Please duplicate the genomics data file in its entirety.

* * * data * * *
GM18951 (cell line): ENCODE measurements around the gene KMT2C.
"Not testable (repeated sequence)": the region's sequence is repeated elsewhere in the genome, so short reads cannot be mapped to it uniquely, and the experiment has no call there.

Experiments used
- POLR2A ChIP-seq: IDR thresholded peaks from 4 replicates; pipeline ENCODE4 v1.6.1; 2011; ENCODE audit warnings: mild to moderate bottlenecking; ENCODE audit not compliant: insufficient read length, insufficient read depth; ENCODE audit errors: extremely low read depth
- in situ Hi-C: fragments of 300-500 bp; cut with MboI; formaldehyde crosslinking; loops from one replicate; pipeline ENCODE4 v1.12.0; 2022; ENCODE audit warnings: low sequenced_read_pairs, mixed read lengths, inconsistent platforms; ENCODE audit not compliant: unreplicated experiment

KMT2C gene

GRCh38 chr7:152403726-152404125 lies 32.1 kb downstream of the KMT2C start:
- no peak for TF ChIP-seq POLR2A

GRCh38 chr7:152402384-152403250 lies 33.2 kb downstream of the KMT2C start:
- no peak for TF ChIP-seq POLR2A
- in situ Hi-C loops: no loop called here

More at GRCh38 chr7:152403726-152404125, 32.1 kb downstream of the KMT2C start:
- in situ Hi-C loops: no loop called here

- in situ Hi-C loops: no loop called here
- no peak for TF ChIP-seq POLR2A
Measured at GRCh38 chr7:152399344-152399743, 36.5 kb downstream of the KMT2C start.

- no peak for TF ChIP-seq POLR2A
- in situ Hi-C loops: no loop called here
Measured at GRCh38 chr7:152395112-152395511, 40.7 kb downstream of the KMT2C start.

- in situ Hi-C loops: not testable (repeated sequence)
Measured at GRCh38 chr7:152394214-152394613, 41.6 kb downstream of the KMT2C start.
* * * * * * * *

GM18951 (cell line): ENCODE measurements around the gene KMT2C.
"Not testable (repeated sequence)": the region's sequence is repeated elsewhere in the genome, so short reads cannot be mapped to it uniquely, and the experiment has no call there.

Experiments used
- POLR2A ChIP-seq: IDR thresholded peaks from 4 replicates; pipeline ENCODE4 v1.6.1; 2011; ENCODE audit warnings: mild to moderate bottlenecking; ENCODE audit not compliant: insufficient read length, insufficient read depth; ENCODE audit errors: extremely low read depth
- in situ Hi-C: fragments of 300-500 bp; cut with MboI; formaldehyde crosslinking; loops from one replicate; pipeline ENCODE4 v1.12.0; 2022; ENCODE audit warnings: low sequenced_read_pairs, mixed read lengths, inconsistent platforms; ENCODE audit not compliant: unreplicated experiment

KMT2C gene

GRCh38 chr7:152403726-152404125 lies 32.1 kb downstream of the KMT2C start:
- no peak for TF ChIP-seq POLR2A

GRCh38 chr7:152402384-152403250 lies 33.2 kb downstream of the KMT2C start:
- no peak for TF ChIP-seq POLR2A
- in situ Hi-C loops: no loop called here

More at GRCh38 chr7:152403726-152404125, 32.1 kb downstream of the KMT2C start:
- in situ Hi-C loops: no loop called here

- in situ Hi-C loops: no loop called here
- no peak for TF ChIP-seq POLR2A
Measured at GRCh38 chr7:152399344-152399743, 36.5 kb downstream of the KMT2C start.

- no peak for TF ChIP-seq POLR2A
- in situ Hi-C loops: no loop called here
Measured at GRCh38 chr7:152395112-152395511, 40.7 kb downstream of the KMT2C start.

- in situ Hi-C loops: not testable (repeated sequence)
Measured at GRCh38 chr7:152394214-152394613, 41.6 kb downstream of the KMT2C start.